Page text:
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Don't know what to watch on Netflix? Let the OttoPlay Chrome extension decide

Jared Newman | May 5, 2015
We've all heard the joke about spending more time deciding what to watch on Netflix than actually watching Netflix. A new Chrome extension solves this problem by choosing shows on your behalf.

We've all heard the joke about spending more time deciding what to watch on Netflix than actually watching Netflix. A new Chrome extension solves this problem by choosing shows on your behalf.

It's called OttoPlay, and it basically mimics the channel-surfing experience of traditional TV, only with Netflix videos and the occasional YouTube clip. You can download the extension for free from the Chrome Web Store.

Once installed, the OttoPlay button pops up near the top-right corner of the browser. Clicking it opens a full-screen window that starts playing a video automatically. Move your cursor to the bottom of the screen, and a TV guide pops up, giving you 14 "channels" around themes like comedy, drama, kids, and anime. If you don't like what's on, you can simply jump ahead to the next show or click the randomize button to alter the current channel's lineup.

There's nothing particular magical about how OttoPlay pulls its content together. Rory Stolzenberg, OttoPlay's creator, told me that he manually gathers Netflix show lists and YouTube playlists, dumps the links into a database, and assigns them to channels as he sees fit. (Netflix makes this more of a hassle by not offering offer a public API, he said.) A basic algorithm then randomizes each channel's lineup.

In theory, this means OttoPlay will only stay fresh for as long as Stolzenberg stays interested in the project (which he says is a labor of love right now), but that doesn't mean you'll run out of things to watch. The database is already well-stocked enough that you can randomize a channel's lineup a half-dozen times and not see a duplicate episode.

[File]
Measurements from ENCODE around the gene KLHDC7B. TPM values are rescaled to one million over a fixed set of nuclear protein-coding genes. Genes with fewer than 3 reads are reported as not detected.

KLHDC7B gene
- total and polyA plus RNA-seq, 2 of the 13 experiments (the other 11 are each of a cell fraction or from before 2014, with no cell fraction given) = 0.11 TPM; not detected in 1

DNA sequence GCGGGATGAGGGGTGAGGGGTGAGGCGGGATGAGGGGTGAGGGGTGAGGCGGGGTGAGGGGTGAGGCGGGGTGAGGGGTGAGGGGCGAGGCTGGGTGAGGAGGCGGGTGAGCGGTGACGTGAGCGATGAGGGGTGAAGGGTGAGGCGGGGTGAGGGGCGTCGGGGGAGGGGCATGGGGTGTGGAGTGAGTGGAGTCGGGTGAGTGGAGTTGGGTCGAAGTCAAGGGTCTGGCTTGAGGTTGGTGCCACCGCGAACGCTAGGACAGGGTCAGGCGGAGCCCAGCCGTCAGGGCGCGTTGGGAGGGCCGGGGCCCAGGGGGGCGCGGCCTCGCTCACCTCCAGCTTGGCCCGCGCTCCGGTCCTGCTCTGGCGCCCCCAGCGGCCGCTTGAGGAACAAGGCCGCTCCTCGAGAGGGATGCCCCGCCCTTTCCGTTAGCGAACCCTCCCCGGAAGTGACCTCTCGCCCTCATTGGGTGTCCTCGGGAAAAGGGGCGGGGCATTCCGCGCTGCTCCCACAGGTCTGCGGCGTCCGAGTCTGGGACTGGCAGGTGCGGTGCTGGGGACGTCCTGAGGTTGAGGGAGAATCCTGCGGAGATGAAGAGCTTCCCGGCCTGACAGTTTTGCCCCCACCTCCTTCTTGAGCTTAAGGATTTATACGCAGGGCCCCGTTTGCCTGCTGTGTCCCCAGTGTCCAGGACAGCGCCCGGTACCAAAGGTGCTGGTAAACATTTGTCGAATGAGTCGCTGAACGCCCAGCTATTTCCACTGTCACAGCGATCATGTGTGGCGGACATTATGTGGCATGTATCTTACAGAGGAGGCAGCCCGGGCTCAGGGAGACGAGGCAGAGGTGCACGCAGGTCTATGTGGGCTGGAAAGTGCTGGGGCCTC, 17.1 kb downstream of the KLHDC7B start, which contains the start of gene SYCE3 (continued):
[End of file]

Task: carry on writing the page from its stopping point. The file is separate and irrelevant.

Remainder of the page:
Stolzenberg also said adding new content sources is a top priority. He plans to start with Hulu, followed by Amazon Prime and HBO Go. "I want OttoPlay to be as watchable as TV even for extended periods, so filling it up with full-length episodes is crucial," he said.

Beyond adding more content on his own, Stolzenberg is pondering a crowdsourced system for users to vote on what goes into a channel, or create and share their own channels. "Near term, my solution is to keep the channels broad and let you remove shows so you can whittle channels down to exactly what you want," he said.

Personally, I'd prefer that he work on stability first. In my experience, hitting the randomize button on a channel sometimes causes the lineup to disappear completely. Navigating with the keyboard is also less reliable than the cursor, as the guide tends to automatically slide out of view while I'm scrolling around.

Being able to run OttoPlay on smart TVs and set-top boxes would also be nice, but the extension is so dependent on recognizing URLs from the open web that this is unlikely to happen anytime soon. If you're using a Chromebox or home-theater PC, however, OttoPlay should work flawlessly.

 

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